507-218-2004

Did you know that 'conscious uncoupling' is actually a thing?

Gwyneth Paltrow put the term "conscious uncoupling" on the map when she and her then husband, Chris Martin, divorced. The media grabbed onto the term and even made fun of Paltrow, believing that she simply made it up.

Would it surprise you to know that the Macmillan dictionary actually includes the phrase? Its definition acknowledges the fact that many couples agree that their lives would improve if they were no longer married and that divorce is a positive step for them. It implies that couples want to remain friendly in order to maintain an amicable co-parenting relationship for the sake of their children.

It may not be entirely what you think

The term also implies that both parties are aware that the relationship is not working. Unfortunately, that often isn't the case, at least not right away. Eventually, both parties may get there, but it often begins with a nagging -- and unconscious -- feeling on the part of one half of the couple. If this is you, then you may go through the following before bringing the problem to the attention of your spouse:

  • You begin making more decisions for yourself and not for the two of you.
  • You find more happiness in hobbies, kids, friendships or even a lover than you do in your marriage.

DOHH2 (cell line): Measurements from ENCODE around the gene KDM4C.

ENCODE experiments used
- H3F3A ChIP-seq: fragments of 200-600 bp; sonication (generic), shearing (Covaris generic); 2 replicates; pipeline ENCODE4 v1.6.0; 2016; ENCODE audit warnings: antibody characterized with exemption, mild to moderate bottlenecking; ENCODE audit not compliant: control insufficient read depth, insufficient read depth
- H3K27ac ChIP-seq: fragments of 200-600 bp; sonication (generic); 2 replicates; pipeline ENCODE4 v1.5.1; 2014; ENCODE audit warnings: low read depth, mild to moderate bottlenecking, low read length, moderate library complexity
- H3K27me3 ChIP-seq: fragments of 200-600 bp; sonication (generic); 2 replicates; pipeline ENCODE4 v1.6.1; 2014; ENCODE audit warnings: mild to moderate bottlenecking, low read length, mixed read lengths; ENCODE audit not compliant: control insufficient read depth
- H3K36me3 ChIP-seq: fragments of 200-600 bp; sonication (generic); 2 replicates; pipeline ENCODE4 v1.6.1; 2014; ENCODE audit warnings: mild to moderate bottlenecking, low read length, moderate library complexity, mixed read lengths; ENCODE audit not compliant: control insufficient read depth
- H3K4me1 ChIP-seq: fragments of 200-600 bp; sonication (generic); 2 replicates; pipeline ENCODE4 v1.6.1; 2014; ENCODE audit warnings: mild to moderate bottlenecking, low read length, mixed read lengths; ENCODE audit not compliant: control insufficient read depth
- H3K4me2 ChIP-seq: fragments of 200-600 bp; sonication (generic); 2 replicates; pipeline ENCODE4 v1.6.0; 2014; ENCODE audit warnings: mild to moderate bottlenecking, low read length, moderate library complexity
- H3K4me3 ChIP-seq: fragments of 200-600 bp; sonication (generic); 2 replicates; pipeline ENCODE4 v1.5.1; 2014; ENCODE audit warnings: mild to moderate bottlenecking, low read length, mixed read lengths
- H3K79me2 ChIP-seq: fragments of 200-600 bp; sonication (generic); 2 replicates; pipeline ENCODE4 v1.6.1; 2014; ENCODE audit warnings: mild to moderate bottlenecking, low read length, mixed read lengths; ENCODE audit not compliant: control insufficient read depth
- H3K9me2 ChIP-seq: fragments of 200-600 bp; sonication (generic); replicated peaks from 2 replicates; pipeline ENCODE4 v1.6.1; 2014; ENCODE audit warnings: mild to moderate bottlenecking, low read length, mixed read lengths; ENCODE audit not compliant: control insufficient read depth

• You either indirectly or directly attempt to correct what you perceived to be flaws in your spouse.
  • You begin thinking negatively about your relationship.
  • You begin distancing yourself from your spouse. In some ways, you literally start moving away from him or her, and in other ways, you psychologically distance yourself.
  • You find someone outside your marriage to confide in regarding your doubts about the relationship and your desire for a divorce.

By this point, your spouse may suspect that the relationship is on the rocks. At some point, you need to put a voice to your concerns, especially if you have children. You may be able to part as friends if you address the situation sooner rather than later. Perhaps your spouse also feels the same way you do, but you never realized it.

The fact is that some people are just better off friends than spouses. If this is you, then conscious uncoupling may be the way to go. If that's the case, then you could probably negotiate your own divorce settlement, which allows you and your spouse to maintain control over what your post-divorce life will look like. This can be particularly beneficial for the children since you can create a parenting plan that truly reflects the needs of your family, which could make the upcoming changes easier for everyone.

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